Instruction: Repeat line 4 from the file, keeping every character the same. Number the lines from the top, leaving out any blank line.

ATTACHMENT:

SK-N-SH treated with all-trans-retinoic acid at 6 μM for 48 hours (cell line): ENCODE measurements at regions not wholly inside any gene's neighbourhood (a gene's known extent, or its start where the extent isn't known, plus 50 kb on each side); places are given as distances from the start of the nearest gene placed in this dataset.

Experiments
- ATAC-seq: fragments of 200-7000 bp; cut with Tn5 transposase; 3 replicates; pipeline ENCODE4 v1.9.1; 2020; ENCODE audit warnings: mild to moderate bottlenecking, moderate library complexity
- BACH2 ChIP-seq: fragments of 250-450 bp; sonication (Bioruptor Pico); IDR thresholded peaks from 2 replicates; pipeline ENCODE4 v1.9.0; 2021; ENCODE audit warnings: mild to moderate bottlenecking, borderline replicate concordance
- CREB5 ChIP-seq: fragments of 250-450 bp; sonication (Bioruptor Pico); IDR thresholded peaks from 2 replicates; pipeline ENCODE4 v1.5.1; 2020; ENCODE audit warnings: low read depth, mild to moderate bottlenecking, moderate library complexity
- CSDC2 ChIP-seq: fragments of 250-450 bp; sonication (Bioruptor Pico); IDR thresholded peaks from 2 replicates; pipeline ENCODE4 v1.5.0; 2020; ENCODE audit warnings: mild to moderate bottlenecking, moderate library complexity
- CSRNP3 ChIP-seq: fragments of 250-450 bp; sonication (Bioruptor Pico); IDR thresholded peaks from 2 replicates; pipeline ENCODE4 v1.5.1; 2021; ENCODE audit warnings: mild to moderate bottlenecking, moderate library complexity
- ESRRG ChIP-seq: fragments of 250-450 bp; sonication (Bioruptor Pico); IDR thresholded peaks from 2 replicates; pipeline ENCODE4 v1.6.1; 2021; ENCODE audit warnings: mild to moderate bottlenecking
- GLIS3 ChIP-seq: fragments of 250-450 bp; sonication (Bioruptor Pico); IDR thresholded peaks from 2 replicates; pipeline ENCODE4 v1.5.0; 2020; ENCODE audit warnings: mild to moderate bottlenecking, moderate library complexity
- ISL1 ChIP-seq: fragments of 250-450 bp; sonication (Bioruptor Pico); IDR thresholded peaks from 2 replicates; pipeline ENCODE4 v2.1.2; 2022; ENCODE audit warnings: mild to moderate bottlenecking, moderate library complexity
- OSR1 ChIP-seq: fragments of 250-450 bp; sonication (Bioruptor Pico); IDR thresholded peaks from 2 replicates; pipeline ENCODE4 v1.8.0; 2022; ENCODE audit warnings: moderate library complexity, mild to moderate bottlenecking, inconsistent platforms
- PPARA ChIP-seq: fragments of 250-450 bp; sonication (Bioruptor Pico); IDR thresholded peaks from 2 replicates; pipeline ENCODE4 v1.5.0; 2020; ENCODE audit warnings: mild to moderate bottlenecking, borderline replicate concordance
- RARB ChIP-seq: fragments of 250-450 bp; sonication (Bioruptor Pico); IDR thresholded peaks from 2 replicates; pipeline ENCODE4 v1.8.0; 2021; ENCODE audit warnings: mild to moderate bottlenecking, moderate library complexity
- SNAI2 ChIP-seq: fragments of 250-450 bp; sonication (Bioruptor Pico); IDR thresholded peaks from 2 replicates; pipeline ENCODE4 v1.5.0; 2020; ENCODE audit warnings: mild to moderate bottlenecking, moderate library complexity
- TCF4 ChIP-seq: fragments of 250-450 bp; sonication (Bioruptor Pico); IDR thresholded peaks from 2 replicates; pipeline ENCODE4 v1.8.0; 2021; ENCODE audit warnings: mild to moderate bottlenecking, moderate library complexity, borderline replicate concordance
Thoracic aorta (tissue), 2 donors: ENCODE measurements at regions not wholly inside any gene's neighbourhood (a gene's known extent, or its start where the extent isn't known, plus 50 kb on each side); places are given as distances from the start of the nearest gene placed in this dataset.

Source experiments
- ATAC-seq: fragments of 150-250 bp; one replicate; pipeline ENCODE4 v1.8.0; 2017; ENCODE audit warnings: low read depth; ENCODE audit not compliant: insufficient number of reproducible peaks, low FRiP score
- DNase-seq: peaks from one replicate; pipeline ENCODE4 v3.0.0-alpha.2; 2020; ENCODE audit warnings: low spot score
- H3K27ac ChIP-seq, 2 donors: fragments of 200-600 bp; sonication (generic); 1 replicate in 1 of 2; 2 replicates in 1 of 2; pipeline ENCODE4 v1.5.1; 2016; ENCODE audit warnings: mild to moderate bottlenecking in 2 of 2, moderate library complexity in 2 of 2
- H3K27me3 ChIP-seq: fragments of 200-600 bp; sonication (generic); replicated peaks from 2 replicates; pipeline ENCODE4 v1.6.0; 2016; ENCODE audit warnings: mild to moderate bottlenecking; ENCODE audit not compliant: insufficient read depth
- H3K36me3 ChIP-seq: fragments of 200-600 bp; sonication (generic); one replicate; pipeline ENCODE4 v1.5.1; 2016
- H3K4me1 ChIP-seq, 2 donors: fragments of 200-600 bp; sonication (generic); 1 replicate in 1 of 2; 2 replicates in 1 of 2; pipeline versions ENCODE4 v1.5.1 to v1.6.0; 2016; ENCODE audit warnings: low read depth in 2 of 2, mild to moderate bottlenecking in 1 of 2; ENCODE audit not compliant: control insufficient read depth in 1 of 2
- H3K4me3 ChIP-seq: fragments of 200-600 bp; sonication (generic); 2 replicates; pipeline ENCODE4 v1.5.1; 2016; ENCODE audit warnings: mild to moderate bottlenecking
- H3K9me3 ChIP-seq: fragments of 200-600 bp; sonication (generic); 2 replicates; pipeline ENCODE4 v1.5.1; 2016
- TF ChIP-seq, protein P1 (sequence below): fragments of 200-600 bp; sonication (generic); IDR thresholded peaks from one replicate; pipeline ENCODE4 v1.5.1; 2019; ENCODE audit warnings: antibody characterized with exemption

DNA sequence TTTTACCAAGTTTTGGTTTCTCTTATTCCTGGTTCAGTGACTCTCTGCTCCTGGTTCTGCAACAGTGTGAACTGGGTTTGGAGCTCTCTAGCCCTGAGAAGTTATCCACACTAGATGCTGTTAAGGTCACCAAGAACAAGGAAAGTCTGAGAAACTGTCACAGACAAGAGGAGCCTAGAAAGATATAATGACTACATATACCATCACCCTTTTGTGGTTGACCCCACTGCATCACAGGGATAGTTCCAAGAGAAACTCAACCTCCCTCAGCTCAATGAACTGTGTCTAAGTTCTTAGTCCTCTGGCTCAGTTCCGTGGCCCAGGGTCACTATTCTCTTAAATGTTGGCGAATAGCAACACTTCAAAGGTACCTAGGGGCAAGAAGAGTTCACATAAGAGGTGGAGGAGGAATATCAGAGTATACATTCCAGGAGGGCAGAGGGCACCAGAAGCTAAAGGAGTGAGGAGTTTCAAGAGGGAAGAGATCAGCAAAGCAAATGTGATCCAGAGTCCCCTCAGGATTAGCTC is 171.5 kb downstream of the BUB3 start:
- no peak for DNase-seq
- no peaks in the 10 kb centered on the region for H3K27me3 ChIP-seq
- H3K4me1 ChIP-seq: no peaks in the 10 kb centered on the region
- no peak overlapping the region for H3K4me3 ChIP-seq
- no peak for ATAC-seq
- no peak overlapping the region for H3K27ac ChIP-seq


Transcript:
- BACH2 ChIP-seq: fragments of 250-450 bp; sonication (Bioruptor Pico); IDR thresholded peaks from 2 replicates; pipeline ENCODE4 v1.9.0; 2021; ENCODE audit warnings: mild to moderate bottlenecking, borderline replicate concordance